Bunn, Eaglesham, Morales
I will most certainly be SPOILING!
The end of last issue had Sinestro dead heading the Sinestro Corps. Up until this issue, everything has kind of felt formulaic, like each step to bringing Sinestro back into power was the point and the story merely had to limp from plot point to plot point with a little cliffhanger at the end. Finally, it feels like Sinestro is becoming an actual story.
The creeping story element of this church of anti-emotion begins this issue, with a group of dissenting Sinestro Corps members meeting on an out-of-the-way world to discuss how unhappy they are. The pale characters that have been tracking Sinestro have followed the “stench” of fear to these yellow lit warriors. We can assume that they all die off-panel.
Sinestro is moving his corp to the new prison planet that he also used to purge his corp last issue, and he goes to discuss this with the Korugarian’s that he saved in the first issue. None of them trust him and it is revealed that these Korugarian’s fled during his controlling of the planet and remember him only as a fascist. They offer him a sort of diplomatic concession, which he brushes off. He discusses things with his daughter which comes off as strangely civil, her words of conviction empty in a lot of ways, has become kind of par for the course for the two.
As an act of good will, Sinestro provides his daughter with a green power battery and gives her the choice to leave should she choose to. She chooses to stay to protect the remaining members of her race, complaining that leaving isn’t as simple as he makes it seem. His answer is as wise as we have come to expect from the greatest yellow lantern.
“As you get older, you’ll find we are all prisoners of our choices.”
Sinestro needs to rein in his loyal (or at least less disloyal) troops and they troops head out to complete a mission of mercy. Sinestro’s daughter decides to go with them to try and keep a lid on things. The mission is to an intergalactic slave market and Sinestro shows up to take a set of his people off of the selling stage for free.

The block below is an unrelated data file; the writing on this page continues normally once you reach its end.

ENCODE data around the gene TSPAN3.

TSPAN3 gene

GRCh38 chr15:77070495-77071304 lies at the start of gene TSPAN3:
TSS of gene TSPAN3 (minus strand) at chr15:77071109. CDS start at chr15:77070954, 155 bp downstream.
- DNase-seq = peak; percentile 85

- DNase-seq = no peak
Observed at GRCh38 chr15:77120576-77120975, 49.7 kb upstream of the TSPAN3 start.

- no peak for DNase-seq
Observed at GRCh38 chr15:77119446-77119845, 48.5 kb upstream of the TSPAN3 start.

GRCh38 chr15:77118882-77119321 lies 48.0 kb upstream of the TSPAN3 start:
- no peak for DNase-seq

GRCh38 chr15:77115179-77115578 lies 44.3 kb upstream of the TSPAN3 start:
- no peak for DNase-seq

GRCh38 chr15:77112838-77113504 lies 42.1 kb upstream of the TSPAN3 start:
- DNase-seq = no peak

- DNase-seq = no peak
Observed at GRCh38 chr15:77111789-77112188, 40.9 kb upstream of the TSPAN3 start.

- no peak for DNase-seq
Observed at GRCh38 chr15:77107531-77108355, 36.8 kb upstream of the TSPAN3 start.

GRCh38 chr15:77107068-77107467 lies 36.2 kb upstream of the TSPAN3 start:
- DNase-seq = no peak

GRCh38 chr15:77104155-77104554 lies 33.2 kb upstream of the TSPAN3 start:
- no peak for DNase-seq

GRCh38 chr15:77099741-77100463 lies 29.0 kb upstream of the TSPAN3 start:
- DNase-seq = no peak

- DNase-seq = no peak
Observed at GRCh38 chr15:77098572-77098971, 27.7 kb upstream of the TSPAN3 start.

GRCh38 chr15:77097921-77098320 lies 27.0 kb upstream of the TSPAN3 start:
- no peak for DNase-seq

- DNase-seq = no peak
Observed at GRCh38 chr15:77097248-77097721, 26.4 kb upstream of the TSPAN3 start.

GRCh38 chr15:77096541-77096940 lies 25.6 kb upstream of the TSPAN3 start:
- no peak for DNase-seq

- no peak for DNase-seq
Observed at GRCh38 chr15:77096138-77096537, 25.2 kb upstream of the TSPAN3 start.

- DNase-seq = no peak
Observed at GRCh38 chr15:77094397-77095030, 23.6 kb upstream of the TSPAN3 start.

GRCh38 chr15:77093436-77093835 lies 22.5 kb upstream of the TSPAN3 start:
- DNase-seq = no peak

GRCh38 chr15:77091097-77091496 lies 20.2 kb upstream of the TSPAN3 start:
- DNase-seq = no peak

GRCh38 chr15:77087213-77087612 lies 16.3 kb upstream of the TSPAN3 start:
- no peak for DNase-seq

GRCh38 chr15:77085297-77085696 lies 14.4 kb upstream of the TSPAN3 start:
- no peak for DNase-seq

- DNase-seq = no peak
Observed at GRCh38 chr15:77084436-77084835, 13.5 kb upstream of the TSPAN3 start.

The fights are particularly interesting in all of the Corps of Light books because of the creativity involved with the constructs. Especially with the newer characters, it is nice to see a little window into the character for how they choose to fight. The two lantern’s Sinestro has used to purge his corp both have interesting ways of using their energy, and Lyssa Drak remains mysterious.
Sinestro seems sure that his actions will endear his people to him, but they can barely meet his eyes. His daughter is more successful at making contact. Before the small detachment of lanterns can leave the world with their liberated slaves, the pale members of the church, who seem to identify themselves as the Inquisition, show up to demand the Corps to submit.
I’m glad that the series has finally gotten around to bringing the villains that were tracking Sinestro face-to-face with our protagonist. Issue three isn’t such a long wait, but it did feel like it was a long time coming, especially since they aren’t the real villain, but the Pale Bishop is.
I also see the foreshadowing of a more intense conflict between Sinestro and his daughter. The remnants of their race still fear Sinestro and she, as a caretaker, doctor, and a Green Lantern, has a more compassionate and confidence inspiring presence. I wonder how long it will take the two of them to come to blows over who should lead and who has the right. This issue felt more like a comic and less like some bizarre science fiction history lesson, and that is a step in the right direction for the series.
My rating 4 / 5